The consensus among Middle Eastern and Western intelligence agencies seems to be clear: The Mossad continues to operate on Iranian soil with growing intensity and daring. Israel does not assume responsibility for these actions and Israeli officials refuse categorically to discuss them, but the change in Israeli policy, previously reported here, seems clear. Israel will no longer ignore attempted attacks by proxies of the Iranian regime, and intends to exact a price from those who dispatch them, even in the heart of their capital.

Israel’s counterterrorism campaign has spread from hitting Iranian facilities in Syria into Iran itself. This was the strategy Naftali Bennett advocated when he served as a young minister in previous Israeli security Cabinets. Now that he is prime minister, are we seeing his plans implemented?

In another recently noticeable change, the counterterrorism activity, kidnappings and interrogations are conducted in Iran itself by local people rather than foreign agents. For example, Israel recently confirmed that two Iranian drones heading for Israel were shot down in February. Shortly after, a drone warehouse at an air base in western Iran was attacked and destroyed. Iran, according to foreign news reports, did not attribute the raid to Israel’s air force but rather to the Mossad, suggesting it was an inside job.

One of the most daring operations took place in April, when Mossad agents in Iran reportedly detained an Iranian named Mansour Rasouli who was allegedly a state-hired assassin. Rasouli was reportedly detained in his home, taken to an unknown location and interrogated. Recordings in which he allegedly confesses to having been recruited by the Quds Force to attack an Israeli diplomat in Turkey, a French journalist and an American general in Germany were made public on Israeli and other media.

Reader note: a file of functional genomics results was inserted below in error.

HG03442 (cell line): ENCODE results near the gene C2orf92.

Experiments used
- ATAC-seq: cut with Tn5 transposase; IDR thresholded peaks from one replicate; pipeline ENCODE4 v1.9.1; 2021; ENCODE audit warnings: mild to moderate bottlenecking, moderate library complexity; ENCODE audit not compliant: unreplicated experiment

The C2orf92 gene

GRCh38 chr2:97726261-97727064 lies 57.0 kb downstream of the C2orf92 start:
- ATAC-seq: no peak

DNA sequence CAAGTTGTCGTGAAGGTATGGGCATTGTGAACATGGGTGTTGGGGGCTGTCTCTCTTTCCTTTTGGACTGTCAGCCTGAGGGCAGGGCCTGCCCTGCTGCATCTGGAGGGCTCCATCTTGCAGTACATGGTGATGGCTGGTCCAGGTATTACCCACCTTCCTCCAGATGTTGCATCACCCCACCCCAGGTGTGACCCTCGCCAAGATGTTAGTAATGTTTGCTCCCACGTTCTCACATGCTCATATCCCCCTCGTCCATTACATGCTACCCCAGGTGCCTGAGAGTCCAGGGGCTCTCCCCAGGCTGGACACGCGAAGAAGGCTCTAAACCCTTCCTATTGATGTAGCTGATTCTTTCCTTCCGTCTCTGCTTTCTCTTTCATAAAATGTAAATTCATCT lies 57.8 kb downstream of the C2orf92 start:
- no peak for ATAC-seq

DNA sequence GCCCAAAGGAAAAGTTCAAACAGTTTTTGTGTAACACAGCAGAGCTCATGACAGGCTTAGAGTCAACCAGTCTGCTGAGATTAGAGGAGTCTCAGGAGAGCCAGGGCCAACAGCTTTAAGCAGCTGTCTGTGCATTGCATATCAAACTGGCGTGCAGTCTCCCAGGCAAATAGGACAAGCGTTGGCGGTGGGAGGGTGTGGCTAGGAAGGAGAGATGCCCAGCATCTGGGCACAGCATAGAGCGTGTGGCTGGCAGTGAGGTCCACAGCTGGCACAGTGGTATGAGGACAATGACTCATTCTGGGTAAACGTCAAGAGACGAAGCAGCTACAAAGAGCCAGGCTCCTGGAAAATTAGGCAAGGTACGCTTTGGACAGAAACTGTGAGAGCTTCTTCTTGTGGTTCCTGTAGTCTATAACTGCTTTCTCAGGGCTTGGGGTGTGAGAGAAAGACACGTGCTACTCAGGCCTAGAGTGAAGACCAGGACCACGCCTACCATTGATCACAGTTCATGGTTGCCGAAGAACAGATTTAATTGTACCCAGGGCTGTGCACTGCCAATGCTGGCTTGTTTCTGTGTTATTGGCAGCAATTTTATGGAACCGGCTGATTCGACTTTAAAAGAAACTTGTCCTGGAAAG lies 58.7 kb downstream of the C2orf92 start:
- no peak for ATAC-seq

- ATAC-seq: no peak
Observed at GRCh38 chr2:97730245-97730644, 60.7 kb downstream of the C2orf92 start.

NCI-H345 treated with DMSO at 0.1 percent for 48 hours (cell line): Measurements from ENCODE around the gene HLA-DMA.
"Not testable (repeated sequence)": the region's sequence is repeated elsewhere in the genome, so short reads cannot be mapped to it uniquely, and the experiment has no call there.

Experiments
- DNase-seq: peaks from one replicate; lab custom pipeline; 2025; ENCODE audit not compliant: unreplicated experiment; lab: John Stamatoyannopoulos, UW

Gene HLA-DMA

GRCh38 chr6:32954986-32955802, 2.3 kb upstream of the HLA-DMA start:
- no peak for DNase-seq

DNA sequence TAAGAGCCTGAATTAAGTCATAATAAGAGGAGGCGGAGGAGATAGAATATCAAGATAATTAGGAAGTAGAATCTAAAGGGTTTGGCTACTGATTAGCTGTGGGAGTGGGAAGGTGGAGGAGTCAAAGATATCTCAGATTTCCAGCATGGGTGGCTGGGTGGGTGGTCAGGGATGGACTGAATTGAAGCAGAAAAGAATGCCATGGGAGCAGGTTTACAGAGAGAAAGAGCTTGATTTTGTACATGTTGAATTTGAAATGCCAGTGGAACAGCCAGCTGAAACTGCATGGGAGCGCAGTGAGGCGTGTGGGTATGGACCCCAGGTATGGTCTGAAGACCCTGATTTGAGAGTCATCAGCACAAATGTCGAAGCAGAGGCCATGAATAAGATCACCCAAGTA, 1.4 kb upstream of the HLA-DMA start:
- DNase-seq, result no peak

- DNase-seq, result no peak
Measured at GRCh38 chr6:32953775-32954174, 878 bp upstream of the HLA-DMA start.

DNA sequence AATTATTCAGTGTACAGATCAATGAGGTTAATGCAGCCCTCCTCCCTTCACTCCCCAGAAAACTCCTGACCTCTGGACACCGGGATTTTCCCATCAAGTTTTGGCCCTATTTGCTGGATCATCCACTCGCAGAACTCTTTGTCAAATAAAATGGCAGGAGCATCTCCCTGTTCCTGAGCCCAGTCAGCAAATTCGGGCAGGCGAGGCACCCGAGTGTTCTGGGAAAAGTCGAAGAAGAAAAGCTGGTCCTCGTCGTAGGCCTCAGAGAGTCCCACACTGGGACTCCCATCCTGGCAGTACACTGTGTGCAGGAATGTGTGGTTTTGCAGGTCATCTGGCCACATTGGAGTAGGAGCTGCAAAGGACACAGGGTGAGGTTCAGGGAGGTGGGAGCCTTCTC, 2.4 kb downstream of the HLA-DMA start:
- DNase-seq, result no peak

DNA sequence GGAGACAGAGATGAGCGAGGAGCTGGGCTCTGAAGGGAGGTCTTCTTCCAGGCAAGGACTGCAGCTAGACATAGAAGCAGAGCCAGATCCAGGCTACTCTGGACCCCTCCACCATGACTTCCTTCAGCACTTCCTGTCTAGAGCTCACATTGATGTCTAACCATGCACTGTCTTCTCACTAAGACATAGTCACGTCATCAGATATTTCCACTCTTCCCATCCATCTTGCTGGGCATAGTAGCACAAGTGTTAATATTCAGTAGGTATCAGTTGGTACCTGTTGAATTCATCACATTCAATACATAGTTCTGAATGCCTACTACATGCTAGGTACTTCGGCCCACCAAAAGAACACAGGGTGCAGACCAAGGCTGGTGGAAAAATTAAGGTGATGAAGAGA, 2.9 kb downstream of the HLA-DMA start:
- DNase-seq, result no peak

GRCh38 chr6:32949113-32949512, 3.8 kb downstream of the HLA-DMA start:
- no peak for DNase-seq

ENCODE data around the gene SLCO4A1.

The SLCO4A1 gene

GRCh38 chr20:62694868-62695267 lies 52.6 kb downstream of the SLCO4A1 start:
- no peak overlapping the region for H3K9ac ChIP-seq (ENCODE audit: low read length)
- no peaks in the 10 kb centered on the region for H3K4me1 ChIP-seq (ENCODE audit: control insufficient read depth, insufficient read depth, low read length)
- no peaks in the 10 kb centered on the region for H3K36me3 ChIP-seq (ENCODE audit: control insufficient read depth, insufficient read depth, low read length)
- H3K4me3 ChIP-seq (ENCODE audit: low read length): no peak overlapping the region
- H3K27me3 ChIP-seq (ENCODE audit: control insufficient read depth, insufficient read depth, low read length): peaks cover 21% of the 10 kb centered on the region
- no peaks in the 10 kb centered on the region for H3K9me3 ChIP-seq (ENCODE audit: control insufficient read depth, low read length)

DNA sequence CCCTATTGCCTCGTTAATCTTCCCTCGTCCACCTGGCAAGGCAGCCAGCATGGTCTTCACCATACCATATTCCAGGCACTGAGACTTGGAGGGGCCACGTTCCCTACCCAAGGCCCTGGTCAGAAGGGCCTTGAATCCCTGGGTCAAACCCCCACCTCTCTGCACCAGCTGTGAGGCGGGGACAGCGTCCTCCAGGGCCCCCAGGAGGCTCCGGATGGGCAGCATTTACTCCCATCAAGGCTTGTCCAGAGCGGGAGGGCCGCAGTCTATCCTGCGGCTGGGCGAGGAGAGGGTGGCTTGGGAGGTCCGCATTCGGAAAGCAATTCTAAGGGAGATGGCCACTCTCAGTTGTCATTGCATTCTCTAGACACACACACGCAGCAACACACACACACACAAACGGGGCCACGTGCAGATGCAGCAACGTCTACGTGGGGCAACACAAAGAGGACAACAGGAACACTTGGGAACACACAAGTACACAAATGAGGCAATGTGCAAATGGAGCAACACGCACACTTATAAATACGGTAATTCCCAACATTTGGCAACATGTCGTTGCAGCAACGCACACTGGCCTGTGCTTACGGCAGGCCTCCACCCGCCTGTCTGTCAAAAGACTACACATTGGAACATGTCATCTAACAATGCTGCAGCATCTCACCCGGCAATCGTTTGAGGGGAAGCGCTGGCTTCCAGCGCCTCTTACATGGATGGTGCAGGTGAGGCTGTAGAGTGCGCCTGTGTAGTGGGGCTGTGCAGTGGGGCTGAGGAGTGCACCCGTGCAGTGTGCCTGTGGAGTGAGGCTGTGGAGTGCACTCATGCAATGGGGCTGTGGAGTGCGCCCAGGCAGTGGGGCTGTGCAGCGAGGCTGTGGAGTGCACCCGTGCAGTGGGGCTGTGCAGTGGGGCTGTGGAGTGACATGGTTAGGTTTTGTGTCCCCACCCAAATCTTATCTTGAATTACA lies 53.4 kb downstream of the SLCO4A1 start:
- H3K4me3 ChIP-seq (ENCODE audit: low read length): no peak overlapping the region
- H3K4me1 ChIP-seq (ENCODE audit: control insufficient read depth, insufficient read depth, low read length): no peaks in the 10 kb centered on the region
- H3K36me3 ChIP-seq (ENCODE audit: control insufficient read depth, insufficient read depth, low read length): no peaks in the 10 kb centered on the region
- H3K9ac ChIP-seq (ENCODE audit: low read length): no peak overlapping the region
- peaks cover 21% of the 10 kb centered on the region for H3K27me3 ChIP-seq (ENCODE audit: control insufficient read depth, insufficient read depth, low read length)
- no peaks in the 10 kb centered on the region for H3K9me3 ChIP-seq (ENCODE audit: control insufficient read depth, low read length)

The entire operation was allegedly conducted in the heart of the Iranian capital and Rasouli was freed at its end. Shortly before, Turkish operatives foiled an attempt to assassinate an Israeli businessman working in Istanbul and Ankara. The Turkish operation was apparently based on intelligence information from Israel.

This shadow war between Israel and Iran, underway for years, appears to be intensifying. It is not focused only on Iran’s nuclear development program, although the November 2020 assassination in Iran of Mohsen Fakhrizadeh, a scientist in charge of Iran’s nuclear program, was attributed to the Mossad. According to foreign reports, Israel also regularly strikes targets in Syria to foil Iran’s entrenchment there as well as the “precision” project of Hezbollah’s missile capabilities.